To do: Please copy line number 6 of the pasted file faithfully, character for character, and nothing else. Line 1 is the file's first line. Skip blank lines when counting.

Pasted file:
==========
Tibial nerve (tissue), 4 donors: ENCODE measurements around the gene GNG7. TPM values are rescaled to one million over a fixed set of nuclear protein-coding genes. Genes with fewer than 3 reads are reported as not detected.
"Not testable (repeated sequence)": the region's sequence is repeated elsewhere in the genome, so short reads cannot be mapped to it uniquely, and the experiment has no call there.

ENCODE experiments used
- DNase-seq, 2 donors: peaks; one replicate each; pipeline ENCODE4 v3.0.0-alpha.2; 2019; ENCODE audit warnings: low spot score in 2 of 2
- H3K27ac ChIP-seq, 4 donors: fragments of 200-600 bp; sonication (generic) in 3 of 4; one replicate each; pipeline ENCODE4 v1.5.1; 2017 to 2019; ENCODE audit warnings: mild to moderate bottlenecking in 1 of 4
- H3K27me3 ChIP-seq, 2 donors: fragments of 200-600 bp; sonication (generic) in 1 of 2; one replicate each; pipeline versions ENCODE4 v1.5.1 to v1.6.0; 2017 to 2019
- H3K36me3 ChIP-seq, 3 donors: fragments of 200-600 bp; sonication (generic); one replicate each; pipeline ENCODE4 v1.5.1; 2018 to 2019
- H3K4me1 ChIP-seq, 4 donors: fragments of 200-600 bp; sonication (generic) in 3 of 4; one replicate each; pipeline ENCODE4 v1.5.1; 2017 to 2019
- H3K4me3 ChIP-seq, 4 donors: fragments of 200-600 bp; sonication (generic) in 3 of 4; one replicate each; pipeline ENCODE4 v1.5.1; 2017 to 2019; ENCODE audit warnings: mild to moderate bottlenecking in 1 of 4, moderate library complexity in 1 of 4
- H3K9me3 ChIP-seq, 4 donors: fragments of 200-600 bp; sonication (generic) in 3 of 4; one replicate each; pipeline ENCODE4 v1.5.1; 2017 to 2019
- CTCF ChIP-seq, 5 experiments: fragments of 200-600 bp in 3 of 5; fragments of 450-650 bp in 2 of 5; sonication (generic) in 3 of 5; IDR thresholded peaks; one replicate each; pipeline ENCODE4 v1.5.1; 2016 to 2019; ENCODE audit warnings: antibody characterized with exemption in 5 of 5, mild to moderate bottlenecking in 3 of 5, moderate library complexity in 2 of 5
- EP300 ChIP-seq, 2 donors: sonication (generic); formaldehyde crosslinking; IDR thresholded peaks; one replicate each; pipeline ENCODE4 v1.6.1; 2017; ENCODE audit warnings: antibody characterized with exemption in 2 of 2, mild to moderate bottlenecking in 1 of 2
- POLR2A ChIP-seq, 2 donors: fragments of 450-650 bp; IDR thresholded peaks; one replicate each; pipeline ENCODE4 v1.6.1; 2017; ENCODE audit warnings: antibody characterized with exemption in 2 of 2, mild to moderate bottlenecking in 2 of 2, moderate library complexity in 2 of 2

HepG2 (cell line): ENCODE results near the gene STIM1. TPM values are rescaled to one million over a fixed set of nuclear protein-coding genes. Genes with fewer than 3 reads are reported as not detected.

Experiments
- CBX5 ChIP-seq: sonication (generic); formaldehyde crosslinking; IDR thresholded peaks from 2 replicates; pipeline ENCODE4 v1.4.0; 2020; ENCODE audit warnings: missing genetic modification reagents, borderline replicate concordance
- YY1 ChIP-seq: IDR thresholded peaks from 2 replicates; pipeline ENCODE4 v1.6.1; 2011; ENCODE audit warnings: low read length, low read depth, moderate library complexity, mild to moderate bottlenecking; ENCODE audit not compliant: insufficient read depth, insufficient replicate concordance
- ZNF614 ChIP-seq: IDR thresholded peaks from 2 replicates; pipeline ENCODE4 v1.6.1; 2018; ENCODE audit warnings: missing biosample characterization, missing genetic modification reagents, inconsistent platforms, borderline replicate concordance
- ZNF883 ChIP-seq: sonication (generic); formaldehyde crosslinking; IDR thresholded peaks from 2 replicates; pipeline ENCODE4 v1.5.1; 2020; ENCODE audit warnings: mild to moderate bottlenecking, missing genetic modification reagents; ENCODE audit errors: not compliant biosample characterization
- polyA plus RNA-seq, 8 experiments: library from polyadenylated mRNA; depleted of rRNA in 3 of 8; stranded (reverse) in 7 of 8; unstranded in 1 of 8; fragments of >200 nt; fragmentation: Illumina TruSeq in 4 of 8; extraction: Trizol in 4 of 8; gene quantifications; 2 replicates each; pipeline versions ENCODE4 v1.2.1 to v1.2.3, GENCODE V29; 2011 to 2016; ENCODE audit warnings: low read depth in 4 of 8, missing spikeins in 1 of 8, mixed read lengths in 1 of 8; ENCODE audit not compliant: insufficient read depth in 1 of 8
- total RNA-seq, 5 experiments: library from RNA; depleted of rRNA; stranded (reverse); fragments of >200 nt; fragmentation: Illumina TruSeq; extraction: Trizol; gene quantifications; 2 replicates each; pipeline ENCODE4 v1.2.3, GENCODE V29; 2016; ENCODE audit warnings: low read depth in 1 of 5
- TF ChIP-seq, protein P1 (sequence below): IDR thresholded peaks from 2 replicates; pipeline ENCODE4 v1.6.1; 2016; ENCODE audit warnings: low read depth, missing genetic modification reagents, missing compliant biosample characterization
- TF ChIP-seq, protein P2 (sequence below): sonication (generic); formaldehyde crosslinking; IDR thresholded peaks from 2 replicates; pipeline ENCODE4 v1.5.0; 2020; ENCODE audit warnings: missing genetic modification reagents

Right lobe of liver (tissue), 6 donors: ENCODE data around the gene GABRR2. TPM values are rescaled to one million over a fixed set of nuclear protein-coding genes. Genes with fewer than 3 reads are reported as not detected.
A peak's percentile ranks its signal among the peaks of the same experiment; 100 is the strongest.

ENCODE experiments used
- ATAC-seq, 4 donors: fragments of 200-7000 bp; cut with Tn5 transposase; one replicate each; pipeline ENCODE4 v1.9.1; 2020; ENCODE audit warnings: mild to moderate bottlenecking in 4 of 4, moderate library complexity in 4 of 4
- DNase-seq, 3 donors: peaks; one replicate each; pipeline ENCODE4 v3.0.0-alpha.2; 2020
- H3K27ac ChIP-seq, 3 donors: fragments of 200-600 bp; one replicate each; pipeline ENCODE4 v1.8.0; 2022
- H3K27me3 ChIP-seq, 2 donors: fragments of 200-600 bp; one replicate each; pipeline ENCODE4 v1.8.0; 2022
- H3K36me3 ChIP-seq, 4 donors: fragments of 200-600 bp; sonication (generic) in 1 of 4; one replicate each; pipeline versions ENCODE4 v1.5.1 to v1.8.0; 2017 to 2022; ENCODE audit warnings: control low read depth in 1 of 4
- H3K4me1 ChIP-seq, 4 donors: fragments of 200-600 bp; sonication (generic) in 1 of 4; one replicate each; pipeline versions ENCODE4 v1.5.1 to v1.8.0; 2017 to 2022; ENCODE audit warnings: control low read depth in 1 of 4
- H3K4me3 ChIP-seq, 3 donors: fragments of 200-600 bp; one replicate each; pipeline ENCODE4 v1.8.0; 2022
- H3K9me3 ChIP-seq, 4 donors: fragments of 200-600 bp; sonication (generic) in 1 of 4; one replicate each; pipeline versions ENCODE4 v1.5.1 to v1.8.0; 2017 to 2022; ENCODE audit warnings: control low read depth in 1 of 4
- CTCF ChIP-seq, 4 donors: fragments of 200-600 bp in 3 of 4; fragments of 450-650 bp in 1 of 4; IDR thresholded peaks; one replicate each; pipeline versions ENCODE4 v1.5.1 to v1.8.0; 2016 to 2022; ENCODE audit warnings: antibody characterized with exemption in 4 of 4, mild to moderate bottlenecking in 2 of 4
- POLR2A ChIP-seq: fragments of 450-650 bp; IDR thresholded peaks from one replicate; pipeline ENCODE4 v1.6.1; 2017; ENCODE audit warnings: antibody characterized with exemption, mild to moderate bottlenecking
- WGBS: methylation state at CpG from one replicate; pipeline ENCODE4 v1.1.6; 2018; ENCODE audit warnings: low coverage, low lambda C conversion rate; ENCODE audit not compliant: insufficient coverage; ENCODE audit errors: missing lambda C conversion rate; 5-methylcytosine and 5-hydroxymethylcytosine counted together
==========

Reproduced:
- H3K27me3 ChIP-seq, 2 donors: fragments of 200-600 bp; sonication (generic) in 1 of 2; one replicate each; pipeline versions ENCODE4 v1.5.1 to v1.6.0; 2017 to 2019